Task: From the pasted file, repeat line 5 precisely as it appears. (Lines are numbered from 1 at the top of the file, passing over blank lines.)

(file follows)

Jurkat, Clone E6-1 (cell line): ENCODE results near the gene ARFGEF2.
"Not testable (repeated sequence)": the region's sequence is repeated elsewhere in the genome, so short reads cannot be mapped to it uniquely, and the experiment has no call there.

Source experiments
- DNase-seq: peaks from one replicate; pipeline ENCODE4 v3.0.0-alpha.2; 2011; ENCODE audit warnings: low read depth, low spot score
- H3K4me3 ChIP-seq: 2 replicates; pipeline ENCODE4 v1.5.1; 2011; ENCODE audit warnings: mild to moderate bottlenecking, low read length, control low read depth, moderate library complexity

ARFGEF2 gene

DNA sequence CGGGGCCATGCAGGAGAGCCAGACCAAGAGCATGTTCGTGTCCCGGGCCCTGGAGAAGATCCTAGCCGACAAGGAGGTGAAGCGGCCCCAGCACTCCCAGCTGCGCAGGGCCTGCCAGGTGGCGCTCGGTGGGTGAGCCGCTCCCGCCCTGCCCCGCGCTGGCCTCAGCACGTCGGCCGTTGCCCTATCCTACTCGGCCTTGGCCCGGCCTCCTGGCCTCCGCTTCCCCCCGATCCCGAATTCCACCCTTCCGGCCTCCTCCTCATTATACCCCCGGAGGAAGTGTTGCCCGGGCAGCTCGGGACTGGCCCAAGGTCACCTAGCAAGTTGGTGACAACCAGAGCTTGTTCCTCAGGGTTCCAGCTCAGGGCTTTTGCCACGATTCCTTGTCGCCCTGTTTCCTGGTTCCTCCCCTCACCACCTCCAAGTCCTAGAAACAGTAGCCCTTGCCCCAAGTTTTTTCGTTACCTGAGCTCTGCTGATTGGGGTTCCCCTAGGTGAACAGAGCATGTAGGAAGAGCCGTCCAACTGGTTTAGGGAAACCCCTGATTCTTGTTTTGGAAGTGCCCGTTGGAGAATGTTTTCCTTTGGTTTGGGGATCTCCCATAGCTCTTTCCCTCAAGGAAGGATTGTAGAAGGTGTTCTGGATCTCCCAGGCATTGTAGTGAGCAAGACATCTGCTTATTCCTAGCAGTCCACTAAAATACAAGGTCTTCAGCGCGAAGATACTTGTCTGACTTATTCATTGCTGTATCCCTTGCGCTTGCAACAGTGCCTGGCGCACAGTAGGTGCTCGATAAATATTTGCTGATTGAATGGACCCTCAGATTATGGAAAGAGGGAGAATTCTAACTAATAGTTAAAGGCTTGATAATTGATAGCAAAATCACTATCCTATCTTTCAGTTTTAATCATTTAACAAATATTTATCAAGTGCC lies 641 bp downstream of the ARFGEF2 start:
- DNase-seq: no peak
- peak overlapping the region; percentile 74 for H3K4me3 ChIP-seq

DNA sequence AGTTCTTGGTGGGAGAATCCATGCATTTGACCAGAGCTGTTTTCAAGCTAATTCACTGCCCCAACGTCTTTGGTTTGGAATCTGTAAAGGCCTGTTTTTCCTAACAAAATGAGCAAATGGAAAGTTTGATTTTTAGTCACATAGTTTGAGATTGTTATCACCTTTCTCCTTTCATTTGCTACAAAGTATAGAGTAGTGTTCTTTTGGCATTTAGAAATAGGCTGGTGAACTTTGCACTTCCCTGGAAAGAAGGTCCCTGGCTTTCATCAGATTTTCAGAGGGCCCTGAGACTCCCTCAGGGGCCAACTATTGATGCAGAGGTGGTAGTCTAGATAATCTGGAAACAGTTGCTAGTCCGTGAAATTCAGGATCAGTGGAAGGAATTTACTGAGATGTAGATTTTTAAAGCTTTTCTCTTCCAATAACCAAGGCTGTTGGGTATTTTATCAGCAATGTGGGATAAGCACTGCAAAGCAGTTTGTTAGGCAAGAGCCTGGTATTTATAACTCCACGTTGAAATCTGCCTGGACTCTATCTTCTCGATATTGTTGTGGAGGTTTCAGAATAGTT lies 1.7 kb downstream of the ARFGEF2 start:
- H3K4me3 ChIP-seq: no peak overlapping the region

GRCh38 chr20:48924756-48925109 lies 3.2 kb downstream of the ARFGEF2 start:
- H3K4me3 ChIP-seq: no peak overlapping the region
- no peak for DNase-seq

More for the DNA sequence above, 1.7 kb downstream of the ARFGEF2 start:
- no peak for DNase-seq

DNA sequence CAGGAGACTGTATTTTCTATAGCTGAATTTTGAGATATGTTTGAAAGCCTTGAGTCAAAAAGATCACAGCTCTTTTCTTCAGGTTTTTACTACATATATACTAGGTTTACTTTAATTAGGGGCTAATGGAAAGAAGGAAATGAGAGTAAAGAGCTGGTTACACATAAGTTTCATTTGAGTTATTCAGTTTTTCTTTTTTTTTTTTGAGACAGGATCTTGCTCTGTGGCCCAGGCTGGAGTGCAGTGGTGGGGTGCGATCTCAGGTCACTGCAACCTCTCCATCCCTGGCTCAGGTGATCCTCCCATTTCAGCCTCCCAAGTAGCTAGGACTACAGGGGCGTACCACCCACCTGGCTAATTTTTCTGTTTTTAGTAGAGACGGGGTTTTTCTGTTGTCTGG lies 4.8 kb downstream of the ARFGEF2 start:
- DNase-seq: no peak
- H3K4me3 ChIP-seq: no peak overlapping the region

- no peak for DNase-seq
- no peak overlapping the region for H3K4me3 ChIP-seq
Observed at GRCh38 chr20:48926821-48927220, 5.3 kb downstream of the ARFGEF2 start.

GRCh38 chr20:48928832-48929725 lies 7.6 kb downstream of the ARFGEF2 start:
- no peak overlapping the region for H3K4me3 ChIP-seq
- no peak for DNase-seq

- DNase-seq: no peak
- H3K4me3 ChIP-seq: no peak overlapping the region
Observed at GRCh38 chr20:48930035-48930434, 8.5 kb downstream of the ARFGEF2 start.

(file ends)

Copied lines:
- H3K4me3 ChIP-seq: 2 replicates; pipeline ENCODE4 v1.5.1; 2011; ENCODE audit warnings: mild to moderate bottlenecking, low read length, control low read depth, moderate library complexity